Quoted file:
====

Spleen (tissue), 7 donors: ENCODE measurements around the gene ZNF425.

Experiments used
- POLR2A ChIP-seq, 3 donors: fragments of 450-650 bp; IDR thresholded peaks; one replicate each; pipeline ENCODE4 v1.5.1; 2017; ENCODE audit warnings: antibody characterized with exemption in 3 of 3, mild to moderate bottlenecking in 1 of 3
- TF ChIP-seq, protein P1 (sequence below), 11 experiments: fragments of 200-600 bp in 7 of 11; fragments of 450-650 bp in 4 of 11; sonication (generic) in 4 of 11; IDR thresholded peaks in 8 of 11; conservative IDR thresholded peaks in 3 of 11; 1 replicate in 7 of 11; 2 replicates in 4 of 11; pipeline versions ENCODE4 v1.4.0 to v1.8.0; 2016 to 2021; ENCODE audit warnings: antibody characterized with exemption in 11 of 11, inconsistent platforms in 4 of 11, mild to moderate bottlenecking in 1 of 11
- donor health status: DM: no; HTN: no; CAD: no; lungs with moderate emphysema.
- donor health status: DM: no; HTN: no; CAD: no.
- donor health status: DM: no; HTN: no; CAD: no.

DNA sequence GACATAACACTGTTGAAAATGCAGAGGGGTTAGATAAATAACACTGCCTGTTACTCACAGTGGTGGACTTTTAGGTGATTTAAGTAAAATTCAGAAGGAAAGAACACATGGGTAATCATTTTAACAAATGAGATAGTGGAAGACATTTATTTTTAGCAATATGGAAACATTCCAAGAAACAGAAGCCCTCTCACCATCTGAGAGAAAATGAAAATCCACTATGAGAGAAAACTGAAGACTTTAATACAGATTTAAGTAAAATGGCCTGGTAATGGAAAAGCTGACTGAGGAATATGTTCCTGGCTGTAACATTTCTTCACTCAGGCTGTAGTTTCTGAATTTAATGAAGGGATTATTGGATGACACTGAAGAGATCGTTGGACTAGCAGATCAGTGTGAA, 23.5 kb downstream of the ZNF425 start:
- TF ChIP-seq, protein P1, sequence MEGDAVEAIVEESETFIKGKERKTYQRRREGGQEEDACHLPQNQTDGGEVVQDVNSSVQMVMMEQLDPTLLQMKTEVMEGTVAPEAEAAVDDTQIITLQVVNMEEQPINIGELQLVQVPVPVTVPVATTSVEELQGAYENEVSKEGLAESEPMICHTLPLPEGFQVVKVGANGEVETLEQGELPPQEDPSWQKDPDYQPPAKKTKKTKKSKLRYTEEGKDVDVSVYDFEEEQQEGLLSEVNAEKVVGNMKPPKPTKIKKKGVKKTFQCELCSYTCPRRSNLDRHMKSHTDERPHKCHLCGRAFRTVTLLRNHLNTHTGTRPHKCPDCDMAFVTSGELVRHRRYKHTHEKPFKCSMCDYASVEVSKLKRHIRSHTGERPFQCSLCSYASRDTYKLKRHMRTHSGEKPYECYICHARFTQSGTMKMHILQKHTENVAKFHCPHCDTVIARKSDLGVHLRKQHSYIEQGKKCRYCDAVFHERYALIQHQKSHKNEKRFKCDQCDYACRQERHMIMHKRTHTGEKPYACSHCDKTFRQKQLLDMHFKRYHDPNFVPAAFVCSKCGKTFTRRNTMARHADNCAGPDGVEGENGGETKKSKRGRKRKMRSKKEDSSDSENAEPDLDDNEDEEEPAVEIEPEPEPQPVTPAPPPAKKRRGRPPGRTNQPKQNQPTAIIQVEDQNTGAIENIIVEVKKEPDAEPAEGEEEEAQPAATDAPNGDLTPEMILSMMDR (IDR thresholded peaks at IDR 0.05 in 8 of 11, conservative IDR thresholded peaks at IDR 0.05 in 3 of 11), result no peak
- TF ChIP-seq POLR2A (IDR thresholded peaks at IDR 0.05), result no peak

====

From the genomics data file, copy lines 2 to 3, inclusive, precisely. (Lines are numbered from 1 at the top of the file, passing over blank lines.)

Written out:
Experiments used
- POLR2A ChIP-seq, 3 donors: fragments of 450-650 bp; IDR thresholded peaks; one replicate each; pipeline ENCODE4 v1.5.1; 2017; ENCODE audit warnings: antibody characterized with exemption in 3 of 3, mild to moderate bottlenecking in 1 of 3